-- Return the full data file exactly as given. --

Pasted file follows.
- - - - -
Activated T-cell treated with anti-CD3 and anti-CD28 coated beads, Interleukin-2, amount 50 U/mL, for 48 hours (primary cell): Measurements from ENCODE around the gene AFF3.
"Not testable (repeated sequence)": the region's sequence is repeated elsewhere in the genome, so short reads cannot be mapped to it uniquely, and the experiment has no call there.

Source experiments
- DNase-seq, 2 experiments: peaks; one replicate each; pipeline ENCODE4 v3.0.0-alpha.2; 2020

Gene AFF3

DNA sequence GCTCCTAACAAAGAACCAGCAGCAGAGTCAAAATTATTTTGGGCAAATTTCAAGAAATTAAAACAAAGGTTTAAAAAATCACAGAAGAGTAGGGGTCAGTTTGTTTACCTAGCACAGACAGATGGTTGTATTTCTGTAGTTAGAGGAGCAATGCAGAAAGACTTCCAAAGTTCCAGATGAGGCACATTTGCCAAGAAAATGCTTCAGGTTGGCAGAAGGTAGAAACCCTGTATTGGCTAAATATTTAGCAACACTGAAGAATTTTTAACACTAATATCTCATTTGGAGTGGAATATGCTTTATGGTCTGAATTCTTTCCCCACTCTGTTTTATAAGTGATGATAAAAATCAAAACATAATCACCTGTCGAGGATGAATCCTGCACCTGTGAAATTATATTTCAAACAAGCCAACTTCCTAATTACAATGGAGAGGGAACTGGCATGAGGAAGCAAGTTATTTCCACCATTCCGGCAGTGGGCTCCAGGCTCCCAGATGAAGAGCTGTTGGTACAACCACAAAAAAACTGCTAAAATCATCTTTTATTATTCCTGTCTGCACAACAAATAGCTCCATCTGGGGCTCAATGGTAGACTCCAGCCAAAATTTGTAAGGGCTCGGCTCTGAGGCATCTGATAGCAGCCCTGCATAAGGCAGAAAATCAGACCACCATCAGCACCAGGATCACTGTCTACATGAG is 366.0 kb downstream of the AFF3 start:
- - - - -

Activated T-cell treated with anti-CD3 and anti-CD28 coated beads, Interleukin-2, amount 50 U/mL, for 48 hours (primary cell): Measurements from ENCODE around the gene AFF3.
"Not testable (repeated sequence)": the region's sequence is repeated elsewhere in the genome, so short reads cannot be mapped to it uniquely, and the experiment has no call there.

Source experiments
- DNase-seq, 2 experiments: peaks; one replicate each; pipeline ENCODE4 v3.0.0-alpha.2; 2020

Gene AFF3

DNA sequence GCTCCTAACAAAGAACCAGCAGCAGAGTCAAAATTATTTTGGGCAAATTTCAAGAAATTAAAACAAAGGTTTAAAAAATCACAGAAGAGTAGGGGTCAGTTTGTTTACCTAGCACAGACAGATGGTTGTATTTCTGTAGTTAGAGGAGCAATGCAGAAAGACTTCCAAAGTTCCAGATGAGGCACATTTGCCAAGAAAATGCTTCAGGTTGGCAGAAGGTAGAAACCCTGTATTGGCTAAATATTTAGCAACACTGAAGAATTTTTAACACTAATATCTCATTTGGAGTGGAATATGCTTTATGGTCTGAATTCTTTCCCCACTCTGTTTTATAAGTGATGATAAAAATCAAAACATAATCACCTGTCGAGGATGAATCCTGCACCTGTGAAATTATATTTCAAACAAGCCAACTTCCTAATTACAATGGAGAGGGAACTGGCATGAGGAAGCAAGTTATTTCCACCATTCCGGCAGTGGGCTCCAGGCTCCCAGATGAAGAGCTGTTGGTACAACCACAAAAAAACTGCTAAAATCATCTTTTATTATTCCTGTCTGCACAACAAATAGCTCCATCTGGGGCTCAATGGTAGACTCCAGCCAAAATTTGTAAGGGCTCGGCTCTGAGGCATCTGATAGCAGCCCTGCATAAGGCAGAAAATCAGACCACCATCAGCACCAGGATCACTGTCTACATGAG is 366.0 kb downstream of the AFF3 start: